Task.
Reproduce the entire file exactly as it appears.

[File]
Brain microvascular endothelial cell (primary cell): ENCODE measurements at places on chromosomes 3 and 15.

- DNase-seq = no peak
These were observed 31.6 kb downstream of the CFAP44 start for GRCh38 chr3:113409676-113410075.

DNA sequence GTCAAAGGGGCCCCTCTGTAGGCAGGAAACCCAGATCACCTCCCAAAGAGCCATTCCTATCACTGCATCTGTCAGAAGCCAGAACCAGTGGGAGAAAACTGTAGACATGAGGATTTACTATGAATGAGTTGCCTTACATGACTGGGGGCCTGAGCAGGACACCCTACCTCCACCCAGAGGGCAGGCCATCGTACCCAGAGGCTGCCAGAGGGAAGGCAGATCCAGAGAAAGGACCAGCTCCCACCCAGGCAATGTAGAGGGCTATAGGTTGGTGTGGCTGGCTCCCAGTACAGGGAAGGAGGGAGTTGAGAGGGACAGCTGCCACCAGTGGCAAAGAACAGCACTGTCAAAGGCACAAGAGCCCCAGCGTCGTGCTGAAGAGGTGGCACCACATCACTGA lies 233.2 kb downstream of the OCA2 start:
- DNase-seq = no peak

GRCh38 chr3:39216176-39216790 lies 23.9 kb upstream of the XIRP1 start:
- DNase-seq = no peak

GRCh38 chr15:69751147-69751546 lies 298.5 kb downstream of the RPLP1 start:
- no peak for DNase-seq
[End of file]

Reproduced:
Brain microvascular endothelial cell (primary cell): ENCODE measurements at places on chromosomes 3 and 15.

- DNase-seq = no peak
These were observed 31.6 kb downstream of the CFAP44 start for GRCh38 chr3:113409676-113410075.

DNA sequence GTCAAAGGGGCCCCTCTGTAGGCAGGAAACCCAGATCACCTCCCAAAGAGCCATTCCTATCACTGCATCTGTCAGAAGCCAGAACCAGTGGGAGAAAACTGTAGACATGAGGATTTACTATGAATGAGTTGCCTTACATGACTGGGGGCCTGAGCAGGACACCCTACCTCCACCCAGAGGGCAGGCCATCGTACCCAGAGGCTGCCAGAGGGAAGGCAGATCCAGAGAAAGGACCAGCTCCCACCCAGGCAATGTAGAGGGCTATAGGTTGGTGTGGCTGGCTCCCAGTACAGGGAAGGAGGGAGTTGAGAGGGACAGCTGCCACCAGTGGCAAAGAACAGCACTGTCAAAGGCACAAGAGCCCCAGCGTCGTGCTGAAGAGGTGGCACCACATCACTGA lies 233.2 kb downstream of the OCA2 start:
- DNase-seq = no peak

GRCh38 chr3:39216176-39216790 lies 23.9 kb upstream of the XIRP1 start:
- DNase-seq = no peak

GRCh38 chr15:69751147-69751546 lies 298.5 kb downstream of the RPLP1 start:
- no peak for DNase-seq